4 tips for UFLPA compliance
Complying with the UFLPA may seem straightforward: if a product touches Xinjiang in any way, it can’t enter the United States. Yet, today’s supply chains are highly complex. Importers often struggle with limited visibility upstream—as well as inefficient supply chain practices within their own organizations—making it a big challenge to navigate regulatory requirements.
Here are four tips to help importers get on the right track towards compliance with the UFLPA:
- Know the rules
Essentially, UFLPA enforcement operates on the principle of “guilty until proven innocent.” The act establishes a rebuttable presumption that all goods mined, produced or manufactured wholly or in part in Xinjiang, or by entities on the UFLPA entities list, are a product of forced labor—unless importers can prove otherwise.
When importing goods that fall under the scope of the UFLPA, businesses must provide documentation demonstrating that:
● The importer has complied with due diligence guidance set forth by the UFLPA
● The importer has responded completely and substantively to all CBP requests for information
● The imports were not mined, produced, or manufactured wholly or in part with forced labor
Alternately, importers may request an exemption backed definitive evidence that their goods are not subject to the UFLPA.
By understanding and proactively compiling the evidence they’ll need, importers will be well-prepared to quickly respond to any UFLPA enforcement actions.
- Know the risks
It’s important to know what’s at stake if a business is found in violation of the UFLPA. After all, understanding potential negative business impacts often spur company leaders to prioritize compliance.
If importers can’t provide the proper documentation, their shipments may be subject to seizure and forfeiture. Businesses found in violation of the UFPLA may also face severe civil and criminal penalties.
Beyond that, businesses that violate the UFLPA violations face even wider repercussions. Today’s consumers demand companies take greater accountability for their social and environmental impacts, and any associations with forced labor mean major damage to a brand reputation and loss of business.
- Know your partners and products
Under the UPFLA, companies must conduct heightened due diligence to ensure they do not work with any external partners or purchase any goods connected to forced labor. Since importers often only have visibility into their direct suppliers, these connections are not always obvious. For instance, an importer may know what country its direct suppliers source goods from, but not how or where that supplier produces its materials.
That’s why it is so critical for companies to establish a strong trade compliance program. This should include conducting thorough supplier screenings and risk assessments, identifying and mitigating any existing violations as early as possible, and continuously monitoring for ongoing compliance.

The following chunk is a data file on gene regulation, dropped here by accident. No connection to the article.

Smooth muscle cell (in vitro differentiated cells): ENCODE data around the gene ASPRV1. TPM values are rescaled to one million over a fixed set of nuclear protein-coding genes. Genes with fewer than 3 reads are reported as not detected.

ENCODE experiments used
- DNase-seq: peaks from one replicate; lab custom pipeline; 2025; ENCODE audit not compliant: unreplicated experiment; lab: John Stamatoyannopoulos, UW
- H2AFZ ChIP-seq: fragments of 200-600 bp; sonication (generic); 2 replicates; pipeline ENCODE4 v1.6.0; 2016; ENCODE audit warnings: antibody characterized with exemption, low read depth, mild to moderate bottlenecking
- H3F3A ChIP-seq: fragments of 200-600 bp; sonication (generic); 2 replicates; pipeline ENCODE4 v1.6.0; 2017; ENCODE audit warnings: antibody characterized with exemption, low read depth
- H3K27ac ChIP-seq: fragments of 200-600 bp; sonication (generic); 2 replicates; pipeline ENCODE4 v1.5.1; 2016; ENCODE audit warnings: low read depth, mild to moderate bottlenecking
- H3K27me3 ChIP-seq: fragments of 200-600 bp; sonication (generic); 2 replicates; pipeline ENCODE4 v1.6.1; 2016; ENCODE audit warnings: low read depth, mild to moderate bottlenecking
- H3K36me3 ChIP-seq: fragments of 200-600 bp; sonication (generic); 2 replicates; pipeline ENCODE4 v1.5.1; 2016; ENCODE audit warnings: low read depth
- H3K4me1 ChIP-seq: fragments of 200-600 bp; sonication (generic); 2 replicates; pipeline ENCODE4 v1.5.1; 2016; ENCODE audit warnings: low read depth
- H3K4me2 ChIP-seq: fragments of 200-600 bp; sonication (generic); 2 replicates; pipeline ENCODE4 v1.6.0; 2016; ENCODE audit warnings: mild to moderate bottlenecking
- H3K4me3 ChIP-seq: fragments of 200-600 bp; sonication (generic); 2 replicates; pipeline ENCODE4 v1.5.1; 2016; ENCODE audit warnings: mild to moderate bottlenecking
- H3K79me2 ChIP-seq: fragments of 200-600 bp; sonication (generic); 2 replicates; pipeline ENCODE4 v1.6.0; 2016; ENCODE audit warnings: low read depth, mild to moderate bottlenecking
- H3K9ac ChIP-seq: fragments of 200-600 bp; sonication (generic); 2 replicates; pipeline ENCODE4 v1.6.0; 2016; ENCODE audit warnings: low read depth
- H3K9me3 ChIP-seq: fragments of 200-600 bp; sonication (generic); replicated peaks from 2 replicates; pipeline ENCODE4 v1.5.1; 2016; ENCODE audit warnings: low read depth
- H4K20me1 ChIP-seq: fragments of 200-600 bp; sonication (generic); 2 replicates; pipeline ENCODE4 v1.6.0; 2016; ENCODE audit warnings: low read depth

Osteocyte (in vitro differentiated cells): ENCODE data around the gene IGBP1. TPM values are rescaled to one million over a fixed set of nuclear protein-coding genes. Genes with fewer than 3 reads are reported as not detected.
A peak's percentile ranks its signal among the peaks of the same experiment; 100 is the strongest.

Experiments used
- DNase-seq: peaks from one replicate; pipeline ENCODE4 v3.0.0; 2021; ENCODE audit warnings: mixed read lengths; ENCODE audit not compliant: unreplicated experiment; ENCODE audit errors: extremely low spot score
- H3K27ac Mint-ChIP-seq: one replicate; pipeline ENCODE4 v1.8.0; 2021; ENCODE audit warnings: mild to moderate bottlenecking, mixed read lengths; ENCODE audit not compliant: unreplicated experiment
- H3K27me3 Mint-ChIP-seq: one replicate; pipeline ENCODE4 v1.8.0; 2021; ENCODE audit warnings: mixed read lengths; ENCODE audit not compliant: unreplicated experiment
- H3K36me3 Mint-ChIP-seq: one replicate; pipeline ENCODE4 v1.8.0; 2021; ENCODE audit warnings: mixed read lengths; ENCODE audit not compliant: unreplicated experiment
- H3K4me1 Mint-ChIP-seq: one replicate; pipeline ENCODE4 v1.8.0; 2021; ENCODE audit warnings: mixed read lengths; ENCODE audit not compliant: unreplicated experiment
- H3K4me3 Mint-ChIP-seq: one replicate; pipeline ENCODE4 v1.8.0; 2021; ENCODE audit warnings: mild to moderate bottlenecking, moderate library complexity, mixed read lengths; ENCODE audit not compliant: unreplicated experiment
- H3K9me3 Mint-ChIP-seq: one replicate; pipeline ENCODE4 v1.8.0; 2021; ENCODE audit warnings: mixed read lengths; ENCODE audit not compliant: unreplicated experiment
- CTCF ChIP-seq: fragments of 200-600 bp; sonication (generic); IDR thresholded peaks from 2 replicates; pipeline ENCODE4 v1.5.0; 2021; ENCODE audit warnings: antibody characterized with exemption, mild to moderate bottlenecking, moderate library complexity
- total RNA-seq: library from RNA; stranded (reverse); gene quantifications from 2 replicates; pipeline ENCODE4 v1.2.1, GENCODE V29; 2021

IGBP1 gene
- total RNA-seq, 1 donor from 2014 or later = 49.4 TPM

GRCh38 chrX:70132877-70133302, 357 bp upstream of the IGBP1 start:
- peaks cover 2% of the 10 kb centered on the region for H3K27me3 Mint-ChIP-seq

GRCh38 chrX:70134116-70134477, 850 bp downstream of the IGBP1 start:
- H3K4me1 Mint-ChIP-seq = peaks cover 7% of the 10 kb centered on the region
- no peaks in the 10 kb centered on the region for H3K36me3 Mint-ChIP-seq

- Know how technology can help
CBP has announced its plans to adopt enhanced supply-chain tracing technologies that support UFLPA enforcement. Likewise, importers should explore how technology can help their own organizations perform effective due diligence, minimize risk and ensure that they have all the proper documentation to satisfy compliance requirements.
A great tool to consider is automated global trade compliance software. These software solutions can ease the burden on importers by automating:
● Restricted party screening, ensuring any selected supply chain partners are low risk
● Supplier relationship management, making it easy to improve supplier selection, monitor performance, and organize all supplier compliance documentation
● Import management, preventing costly delays and ensuring goods quickly clear through CBP and other government agencies
● Global trade compliance analytics, generating real time insights into compliance processing and helping businesses make fast, smart decisions to support overall trade compliance
Staying on top of ever-changing regulations
Regulatory requirements surrounding acts like the UFLPA are not written in stone. Rather, they are constantly evolving as geopolitical situations change, as new information emerges, and as new technology becomes available. It may feel overwhelming for importers trying to keep up with it all. But through heightened due diligence, a strong understanding of their supply chains, and the right supporting technology, importers can do their part in the fight to eradicate human rights violations around the globe.